10 Knife Making Supplies for Beginners

By Bradley Richardson, Making Your Own Bush Knife

Welcome to the world of knifemaking: a rabbit hole of tools, techniques, frustration, finger slices, freak-outs, passion, and pride.  My favorite part of knifemaking is just how unique every single knife can become. If I head into the shop this week and make a knife, I am 100% certain that no other knife I make will ever be exactly the same as this one.

That being said, there is plenty for anyone to learn when it comes to the craft of knifemaking. My advice is to challenge yourself in small increments. If you cannonball into this craft, you may never make it out alive. If you take your time and learn from every mistake, knifemaking can become a rewarding and at times meditative craft.

I’ve narrowed things down to create a very budget-friendly and modest group of ten tools that will get anybody started making knives. Many people may already find most of these tools in their home, and if not this entire list of tools can be bought new for around $150. You can always make upgrades as you move along, but these ten tools will prove their worth in any knifemaker’s shop. Make sure you’ve read the safety material first in my Making Your Own Bush Knife Book. If you go blind or burn your shop down, you won’t get much more use out of any of these tools.

 The Knife Maker’s Giveaway

Fox Chapel Publishing and Jantz Supply teamed up to bring you a knifemaking starter kit! A lucky winner will receive a prize package detailed in the left column valued at $214.54! Contest ends May 31, 2020. Click here to enter!

Woodcarving Illustrated Magazine

Making Your Own Bush Knife

From outdoor excursions to everyday use at home, bush knives are practical, useful tools. Now, you can make your own!

  • Go-to guide for the beginning knifemaker, metalsmith, or craftsman to forge a bush knife in your own backyard
  • Learn the techniques of forging and stock removal, as well as how to select, quench, and grind steel into a bush knife
  • Helpful information on the types of forges and fuel
  • Written by an experienced blacksmith and knifemaker, Bradley Richardson, who you might recognize from the History Channel’s Alone

Tools for the Beginning Knife Maker

Wood Carving a Fish - Step 01

1. File

The first tool on the list is a file. More specifically, a single-cut file, also known as a bastard-cut mill file. This tool can be used for fine-tuning a blade profile as well as to form bevels.

Wood Carving a Fish - Step 03

2. Rasp

A rasp is a much coarser form of file, used to shape wood and other materials. Rasps are great at shaping most handle materials.

Wood Carving a Fish - Step 03

3. Forge

If you plan to buy a forge, you might spend $200– $300 on a very basic model. However, I’d recommend any beginner to fashion his or her own forge using firebricks and a blowtorch. I go over this in detail on pages 52–53 on my book, Making Your Own Bush Knife.

Wood Carving a Fish - Step 04

4. Quenching Container & Medium

In order to heat-treat your knife, you’ll need a safe, metal container for quenching. It doesn’t need to be huge unless your blades are huge. The rule of thumb is to use one gallon of quenching liquid per pound of steel you plan to quench.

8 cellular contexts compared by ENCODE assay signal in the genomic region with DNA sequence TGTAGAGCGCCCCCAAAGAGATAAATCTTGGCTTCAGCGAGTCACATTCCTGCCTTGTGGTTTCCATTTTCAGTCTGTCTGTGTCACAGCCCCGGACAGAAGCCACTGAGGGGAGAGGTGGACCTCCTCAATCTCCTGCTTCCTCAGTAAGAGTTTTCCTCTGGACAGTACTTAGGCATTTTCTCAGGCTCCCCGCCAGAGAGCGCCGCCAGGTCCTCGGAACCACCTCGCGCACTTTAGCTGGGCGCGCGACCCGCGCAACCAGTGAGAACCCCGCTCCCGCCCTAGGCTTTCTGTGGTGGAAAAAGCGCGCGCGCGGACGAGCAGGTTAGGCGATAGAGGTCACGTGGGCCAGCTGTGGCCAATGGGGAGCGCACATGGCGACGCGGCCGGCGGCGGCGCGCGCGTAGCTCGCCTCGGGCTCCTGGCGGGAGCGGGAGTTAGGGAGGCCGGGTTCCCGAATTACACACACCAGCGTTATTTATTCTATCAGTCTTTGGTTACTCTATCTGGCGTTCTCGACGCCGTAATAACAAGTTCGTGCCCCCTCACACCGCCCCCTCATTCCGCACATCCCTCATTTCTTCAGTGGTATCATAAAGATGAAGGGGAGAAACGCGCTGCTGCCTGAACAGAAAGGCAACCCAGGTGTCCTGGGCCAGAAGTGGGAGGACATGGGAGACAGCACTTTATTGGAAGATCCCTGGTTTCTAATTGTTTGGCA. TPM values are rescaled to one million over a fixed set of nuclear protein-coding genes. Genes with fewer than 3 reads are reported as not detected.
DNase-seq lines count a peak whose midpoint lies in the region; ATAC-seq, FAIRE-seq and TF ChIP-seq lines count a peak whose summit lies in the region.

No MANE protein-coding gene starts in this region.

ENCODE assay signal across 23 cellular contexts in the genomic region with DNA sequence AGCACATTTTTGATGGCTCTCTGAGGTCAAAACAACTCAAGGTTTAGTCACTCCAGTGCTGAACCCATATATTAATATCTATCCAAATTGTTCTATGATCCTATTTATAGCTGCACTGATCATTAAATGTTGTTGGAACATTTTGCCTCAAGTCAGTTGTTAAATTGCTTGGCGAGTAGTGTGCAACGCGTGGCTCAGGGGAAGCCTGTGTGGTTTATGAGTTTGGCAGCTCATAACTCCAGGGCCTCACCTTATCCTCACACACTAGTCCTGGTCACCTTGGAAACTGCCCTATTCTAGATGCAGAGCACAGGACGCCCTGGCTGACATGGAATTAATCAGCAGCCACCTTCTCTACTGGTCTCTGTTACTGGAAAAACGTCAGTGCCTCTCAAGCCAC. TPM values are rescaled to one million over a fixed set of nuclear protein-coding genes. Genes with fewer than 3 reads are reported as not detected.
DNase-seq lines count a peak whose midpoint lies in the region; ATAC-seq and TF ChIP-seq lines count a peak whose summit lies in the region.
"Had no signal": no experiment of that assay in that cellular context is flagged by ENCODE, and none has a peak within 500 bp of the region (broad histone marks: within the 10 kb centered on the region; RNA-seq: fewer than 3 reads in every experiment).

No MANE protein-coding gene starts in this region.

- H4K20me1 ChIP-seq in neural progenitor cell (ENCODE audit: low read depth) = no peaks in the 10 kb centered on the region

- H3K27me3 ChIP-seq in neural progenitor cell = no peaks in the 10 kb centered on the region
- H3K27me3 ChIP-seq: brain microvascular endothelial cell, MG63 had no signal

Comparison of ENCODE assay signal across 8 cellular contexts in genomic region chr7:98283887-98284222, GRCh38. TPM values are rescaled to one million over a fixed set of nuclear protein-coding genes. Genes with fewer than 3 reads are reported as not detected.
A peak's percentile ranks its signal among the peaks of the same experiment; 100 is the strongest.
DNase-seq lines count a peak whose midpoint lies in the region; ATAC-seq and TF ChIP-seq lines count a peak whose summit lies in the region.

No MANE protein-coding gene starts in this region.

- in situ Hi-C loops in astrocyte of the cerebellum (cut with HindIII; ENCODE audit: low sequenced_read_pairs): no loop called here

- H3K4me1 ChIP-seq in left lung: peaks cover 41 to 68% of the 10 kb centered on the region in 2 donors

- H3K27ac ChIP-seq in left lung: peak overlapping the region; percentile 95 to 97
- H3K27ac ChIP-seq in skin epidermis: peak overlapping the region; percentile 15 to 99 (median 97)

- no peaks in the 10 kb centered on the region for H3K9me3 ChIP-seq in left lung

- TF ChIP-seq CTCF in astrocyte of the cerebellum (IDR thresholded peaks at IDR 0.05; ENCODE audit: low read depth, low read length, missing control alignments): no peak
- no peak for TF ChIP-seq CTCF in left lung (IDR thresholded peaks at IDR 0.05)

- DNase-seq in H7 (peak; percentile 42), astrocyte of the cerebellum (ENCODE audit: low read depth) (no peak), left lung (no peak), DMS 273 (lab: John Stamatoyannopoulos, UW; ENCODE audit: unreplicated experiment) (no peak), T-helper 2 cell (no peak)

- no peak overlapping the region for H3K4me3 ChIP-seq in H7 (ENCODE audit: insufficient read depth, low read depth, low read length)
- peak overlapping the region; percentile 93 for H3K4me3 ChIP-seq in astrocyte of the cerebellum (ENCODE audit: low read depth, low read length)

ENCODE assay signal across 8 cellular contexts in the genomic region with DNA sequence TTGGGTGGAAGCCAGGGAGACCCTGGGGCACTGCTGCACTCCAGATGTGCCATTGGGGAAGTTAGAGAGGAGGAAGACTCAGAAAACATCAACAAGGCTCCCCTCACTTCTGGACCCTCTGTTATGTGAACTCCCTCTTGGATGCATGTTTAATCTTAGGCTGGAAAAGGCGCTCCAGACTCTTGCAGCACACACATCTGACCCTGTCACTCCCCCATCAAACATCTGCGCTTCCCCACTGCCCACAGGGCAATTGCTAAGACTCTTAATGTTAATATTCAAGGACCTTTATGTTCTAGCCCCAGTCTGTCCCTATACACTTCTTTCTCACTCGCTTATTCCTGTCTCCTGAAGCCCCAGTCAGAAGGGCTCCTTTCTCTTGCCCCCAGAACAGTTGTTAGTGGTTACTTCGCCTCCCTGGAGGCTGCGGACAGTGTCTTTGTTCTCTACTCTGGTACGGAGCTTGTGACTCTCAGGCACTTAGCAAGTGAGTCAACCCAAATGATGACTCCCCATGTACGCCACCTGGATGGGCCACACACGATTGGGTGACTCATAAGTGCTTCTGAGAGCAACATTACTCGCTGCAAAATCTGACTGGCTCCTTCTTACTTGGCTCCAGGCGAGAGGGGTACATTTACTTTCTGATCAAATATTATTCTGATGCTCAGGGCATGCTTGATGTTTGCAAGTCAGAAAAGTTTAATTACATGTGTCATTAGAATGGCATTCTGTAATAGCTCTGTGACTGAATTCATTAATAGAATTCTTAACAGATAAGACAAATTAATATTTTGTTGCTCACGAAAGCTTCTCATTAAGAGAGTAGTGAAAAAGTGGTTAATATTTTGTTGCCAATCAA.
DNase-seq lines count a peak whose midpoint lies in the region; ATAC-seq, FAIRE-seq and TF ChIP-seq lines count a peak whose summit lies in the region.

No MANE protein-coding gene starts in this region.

Wood Carving a Fish - Step 03

5. Tempering Oven

A pro-quality tempering oven can cost thousands of dollars. But if you have permission to use the household oven or even the toaster oven, you’re good to go.

Wood Carving a Fish - Step 02

6. Drill

A drill is a great tool for any shop, and anyone who is at all handy probably has one lying around. A drill press will always provide a more accurate hole, but a hand drill will do the trick if you need it to.

Wood Carving a Fish - Step 04

7. Vice

A vise is an awesome tool to have. Anytime you’re working with a handheld grinder, or a hacksaw, it is important to securely mount your workpiece into a vise.

Wood Carving a Fish - Step 04

8. Clamps

A few little clamps don’t seem like much, but they are very helpful in securing handle material to a tang. 

Wood Carving a Fish - Step 03

9. Sharpening Stone

This should be a given, but you can’t call a knife complete without sharpening it. I recommend a two-sided whetstone that features both a low (400 or so) grit and a high (1000–3000) grit.

Wood Carving a Fish - Step 04

10. A Community!

And finally, one of the best tools that you can have is the already existing community of  knifemakers.  Whether you’re on social media or at a knife show or convention, fellow knifemakers are often always happy to answer questions to help you get to the next level. 

Yearn to Burn: A Pyrography Master Class

The Home Blacksmith

Forty practical, easy-to-follow projects are presented, showing aspiring blacksmiths how to make tools, such as hammers and chisels; farm implements, such as gate latches and hoof picks; and items for home use, including drawer pulls and candle holders.

Woodburning Realistic Animals

Blacksmith's Craft

The iconic, must-have guide for modern handcraft artisans, The Blacksmith’s Craft has been teaching the fundamentals of blacksmithing since 1952 for good reason.  

Little Book of Pyrography

Farm & Workshop Welding

A comprehensive, visual handbook for welding in the farm, home workshop, school workshop, blacksmith shop, or auto shop.

Landscape Pyrography Techniques & Projects

Back to Shop Class: Metalworking

Go back to learning the basics of working with metal, from understanding the properties of various alloys and the tools to work with them to the fundamentals of shaping, cutting, and fastening it into various shapes. 

Get Exclusive Email Offers And Receive 15% OFF On Your First Book Order!